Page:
By Jonathan Amos
Science reporter, BBC News, Le Bourget
Major Tim Peake has been attending the Paris air show
The UK astronaut candidate Tim Peake will definitely get into orbit, says space agency boss Jean-Jacques Dordain.
"Major Tim" was selected last month to join Europe's astronaut corps, but launch places will soon reduce with the retirement of the space shuttle.
Concern has been expressed that Europe's six new recruits may struggle to find a ride into orbit.
However, Mr Dordain told the Paris air show that there was no prospect of anyone being left on the ground.
"They will all fly; and this is a commitment we have to them," he told the BBC. "Your British astronaut will fly."
Tim Peake was accepted into the corps in May along with Frenchman Thomas Pesquet, Italians Samantha Cristoforetti and Luca Parmitano, Germany's Alexander Gerst, and Denmark's Andreas Mogensen.
Deals to be made
The group are the first intake at the European Space Agency since 1992. But they come into the organisation just as the spacefaring nations of the world face a bottleneck in launch opportunities.
With the seven-seat shuttle due to be taken out of service next year, it will leave just the three-seat Soyuz available to transfer astronauts to the International Space Station.
The lion's share of those places will go to the big partners on the project - the US and Russia.
It suggests a frustrating future lies ahead for the Esa rookies, even if the serviceability of the ISS is extended to 2025 as is now being discussed. However, Mr Dordain stressed that six new candidates were selected because six new astronauts would be needed.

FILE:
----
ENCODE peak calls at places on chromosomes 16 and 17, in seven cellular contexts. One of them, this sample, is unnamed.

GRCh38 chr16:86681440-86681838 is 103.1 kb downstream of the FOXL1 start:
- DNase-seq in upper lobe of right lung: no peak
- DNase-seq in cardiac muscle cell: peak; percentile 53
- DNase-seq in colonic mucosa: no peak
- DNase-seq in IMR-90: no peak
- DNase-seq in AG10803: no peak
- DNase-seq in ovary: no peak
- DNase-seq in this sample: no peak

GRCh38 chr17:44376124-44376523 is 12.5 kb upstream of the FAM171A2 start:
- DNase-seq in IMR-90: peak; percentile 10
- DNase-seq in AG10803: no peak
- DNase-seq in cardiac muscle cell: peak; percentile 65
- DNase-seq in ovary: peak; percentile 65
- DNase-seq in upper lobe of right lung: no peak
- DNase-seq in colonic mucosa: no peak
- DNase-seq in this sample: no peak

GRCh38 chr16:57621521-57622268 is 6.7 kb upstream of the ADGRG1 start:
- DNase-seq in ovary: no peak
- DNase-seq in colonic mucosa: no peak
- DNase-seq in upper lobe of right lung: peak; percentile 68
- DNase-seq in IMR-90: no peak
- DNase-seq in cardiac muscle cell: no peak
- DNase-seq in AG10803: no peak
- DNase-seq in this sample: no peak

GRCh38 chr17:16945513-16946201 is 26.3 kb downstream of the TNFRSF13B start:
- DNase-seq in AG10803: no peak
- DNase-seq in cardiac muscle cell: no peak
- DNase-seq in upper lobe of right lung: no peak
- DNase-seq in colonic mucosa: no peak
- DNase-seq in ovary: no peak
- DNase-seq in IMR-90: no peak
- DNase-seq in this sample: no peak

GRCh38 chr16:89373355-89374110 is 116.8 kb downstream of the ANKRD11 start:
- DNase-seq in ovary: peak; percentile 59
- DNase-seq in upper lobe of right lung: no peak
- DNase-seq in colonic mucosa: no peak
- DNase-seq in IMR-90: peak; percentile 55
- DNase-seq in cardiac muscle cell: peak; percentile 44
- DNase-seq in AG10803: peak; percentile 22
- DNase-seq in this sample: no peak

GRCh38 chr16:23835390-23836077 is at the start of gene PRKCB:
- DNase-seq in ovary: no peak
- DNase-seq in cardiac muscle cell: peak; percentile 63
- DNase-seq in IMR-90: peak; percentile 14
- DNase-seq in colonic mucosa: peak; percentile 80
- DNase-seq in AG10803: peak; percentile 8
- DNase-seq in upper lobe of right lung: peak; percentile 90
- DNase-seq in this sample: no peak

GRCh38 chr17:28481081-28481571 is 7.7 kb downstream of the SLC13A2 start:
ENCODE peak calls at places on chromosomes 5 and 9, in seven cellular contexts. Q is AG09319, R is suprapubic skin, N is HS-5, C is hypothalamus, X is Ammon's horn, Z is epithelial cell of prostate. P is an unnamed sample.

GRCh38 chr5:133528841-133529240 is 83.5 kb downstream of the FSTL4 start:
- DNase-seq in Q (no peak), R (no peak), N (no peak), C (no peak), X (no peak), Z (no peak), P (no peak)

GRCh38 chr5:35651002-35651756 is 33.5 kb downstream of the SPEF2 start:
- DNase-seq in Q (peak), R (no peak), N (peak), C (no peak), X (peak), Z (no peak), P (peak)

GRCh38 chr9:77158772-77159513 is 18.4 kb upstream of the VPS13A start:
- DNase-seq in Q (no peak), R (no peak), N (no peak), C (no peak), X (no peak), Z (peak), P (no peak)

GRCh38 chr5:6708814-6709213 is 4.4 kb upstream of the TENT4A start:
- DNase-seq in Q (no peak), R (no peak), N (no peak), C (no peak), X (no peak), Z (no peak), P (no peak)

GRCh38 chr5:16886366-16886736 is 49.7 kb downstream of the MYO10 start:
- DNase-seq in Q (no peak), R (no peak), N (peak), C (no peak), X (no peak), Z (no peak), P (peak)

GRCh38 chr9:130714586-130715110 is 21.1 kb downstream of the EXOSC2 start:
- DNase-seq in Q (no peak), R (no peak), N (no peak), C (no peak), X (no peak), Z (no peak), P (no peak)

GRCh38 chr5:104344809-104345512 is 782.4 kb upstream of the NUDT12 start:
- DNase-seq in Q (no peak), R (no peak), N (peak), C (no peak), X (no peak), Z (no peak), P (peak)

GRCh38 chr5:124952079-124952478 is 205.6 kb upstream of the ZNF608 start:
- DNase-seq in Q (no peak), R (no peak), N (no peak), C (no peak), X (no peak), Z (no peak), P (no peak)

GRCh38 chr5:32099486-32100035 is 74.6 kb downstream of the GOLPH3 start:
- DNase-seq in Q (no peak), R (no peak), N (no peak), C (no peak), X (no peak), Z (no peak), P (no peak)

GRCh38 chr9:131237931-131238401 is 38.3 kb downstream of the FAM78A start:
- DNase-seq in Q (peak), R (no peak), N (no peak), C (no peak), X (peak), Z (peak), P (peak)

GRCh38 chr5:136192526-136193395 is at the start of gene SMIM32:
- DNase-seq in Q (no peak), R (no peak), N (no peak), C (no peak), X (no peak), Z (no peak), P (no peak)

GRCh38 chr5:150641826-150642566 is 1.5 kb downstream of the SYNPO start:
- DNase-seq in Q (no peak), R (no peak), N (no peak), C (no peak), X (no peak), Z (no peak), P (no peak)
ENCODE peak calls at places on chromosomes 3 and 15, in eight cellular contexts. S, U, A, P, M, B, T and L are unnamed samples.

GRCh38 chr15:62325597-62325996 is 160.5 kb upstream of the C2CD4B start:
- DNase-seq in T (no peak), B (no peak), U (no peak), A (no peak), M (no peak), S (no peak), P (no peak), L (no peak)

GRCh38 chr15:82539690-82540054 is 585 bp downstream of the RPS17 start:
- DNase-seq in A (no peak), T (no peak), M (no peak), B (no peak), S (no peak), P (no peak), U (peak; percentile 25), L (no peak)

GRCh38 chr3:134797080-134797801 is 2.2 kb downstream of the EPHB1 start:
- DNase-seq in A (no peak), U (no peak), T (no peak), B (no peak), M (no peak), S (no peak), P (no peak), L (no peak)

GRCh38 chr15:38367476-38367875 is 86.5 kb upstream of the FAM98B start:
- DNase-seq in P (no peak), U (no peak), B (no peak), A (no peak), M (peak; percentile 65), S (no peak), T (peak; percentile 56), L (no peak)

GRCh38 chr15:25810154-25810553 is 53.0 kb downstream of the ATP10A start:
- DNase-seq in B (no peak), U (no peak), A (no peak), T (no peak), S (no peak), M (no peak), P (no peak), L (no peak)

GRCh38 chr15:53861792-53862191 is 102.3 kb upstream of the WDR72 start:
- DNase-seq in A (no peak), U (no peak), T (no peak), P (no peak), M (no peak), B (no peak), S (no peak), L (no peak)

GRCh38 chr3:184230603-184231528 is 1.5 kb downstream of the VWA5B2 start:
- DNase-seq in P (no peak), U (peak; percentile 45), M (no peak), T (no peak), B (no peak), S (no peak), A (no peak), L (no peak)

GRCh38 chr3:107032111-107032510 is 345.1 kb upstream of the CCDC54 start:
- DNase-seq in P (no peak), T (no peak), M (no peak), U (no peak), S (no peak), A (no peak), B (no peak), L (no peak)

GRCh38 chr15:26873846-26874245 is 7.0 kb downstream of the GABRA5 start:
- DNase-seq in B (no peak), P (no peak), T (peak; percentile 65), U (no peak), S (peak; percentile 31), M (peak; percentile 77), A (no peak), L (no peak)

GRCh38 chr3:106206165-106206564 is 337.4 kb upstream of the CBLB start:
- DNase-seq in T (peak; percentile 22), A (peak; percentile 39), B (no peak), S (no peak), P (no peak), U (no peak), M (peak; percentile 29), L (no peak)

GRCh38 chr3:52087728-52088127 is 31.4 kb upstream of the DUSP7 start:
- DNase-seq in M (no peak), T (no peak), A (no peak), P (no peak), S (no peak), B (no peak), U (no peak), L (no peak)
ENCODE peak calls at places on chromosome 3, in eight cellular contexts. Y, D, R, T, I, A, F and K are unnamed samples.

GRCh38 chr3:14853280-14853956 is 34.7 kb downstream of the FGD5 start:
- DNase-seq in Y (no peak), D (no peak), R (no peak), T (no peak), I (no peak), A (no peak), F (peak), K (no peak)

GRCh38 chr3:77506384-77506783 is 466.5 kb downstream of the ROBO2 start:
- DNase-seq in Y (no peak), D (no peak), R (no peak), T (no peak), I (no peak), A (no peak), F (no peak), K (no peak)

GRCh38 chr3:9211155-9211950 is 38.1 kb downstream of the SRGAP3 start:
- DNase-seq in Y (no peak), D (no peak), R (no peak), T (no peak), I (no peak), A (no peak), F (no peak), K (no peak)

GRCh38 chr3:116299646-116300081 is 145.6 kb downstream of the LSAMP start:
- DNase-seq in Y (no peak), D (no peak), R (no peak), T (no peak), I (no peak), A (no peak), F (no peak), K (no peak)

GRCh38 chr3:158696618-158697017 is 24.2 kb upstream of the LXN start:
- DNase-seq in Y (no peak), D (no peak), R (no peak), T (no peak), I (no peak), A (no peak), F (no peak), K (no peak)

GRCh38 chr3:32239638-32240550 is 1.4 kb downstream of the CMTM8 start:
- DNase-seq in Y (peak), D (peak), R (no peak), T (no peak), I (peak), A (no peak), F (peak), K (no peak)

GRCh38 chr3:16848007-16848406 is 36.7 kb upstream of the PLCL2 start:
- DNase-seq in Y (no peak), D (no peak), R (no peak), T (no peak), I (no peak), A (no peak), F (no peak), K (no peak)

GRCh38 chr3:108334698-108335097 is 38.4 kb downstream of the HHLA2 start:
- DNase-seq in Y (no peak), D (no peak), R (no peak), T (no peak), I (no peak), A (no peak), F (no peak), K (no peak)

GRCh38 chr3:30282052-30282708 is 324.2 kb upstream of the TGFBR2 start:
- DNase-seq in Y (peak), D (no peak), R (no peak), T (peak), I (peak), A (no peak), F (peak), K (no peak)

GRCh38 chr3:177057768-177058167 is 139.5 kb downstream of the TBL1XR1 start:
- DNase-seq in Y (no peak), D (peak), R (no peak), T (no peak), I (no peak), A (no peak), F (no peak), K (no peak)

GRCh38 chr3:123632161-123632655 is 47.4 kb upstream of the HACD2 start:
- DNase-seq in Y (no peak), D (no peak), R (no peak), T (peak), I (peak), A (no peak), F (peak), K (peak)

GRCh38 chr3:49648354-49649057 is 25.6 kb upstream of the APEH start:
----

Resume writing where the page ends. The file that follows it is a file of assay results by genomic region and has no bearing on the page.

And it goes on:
Europe's membership of the space station "club" entitles it to one six-month residency on the platform every two years. The Esa director general said he was in discussion with the station partners to increase the opportunities.
This included purchasing seats from the Russians that would normally go to their nationals.
"We are working on several tracks," he explained. "Japan and Canada are like us; they are missing some flight opportunities and maybe we can combine our efforts, for example, to buy an additional Soyuz."
Mr Dordain said six were selected because six will be needed
As for Major Tim himself, he is revelling in the prospect of his new role, which will take him away from the test pilot job he has with the Anglo-Italian helicopter company AgustaWestland.
"I've had to hand in my notice, of course; I can't go on working for Westland and do Esa," he told BBC News.
"It's all slowly starting to sink in. It's quite funny because after the announcement and a rush of PR, the last few weeks have been work as normal. But then I come here to Le Bourget and I'm hit by the shock of it all again, and I realise there is an exciting adventure ahead."
Major Tim will head to the astronaut training centre in Cologne, Germany, where he starts in September.
He says he wants to continue his links with the Army Air Corps with whom he flew for many years. When he joins Esa full time, Tim hopes to be allowed to link up with the Territorial Army.
It will be three-and-a-half-years at least before the six candidates are considered ready for a mission.
Esa's human spaceflight director Simonetta Di Pippo said the order in which the new recruits got to fly would depend on their performance in training and their particular skill-sets.
"There are many factors," she said. "For one thing, you have to consider the overall crew and they must be compatible with the mission. Some are better than others at robotics; some are very good on spacewalks. The full crew has to have all the capabilities."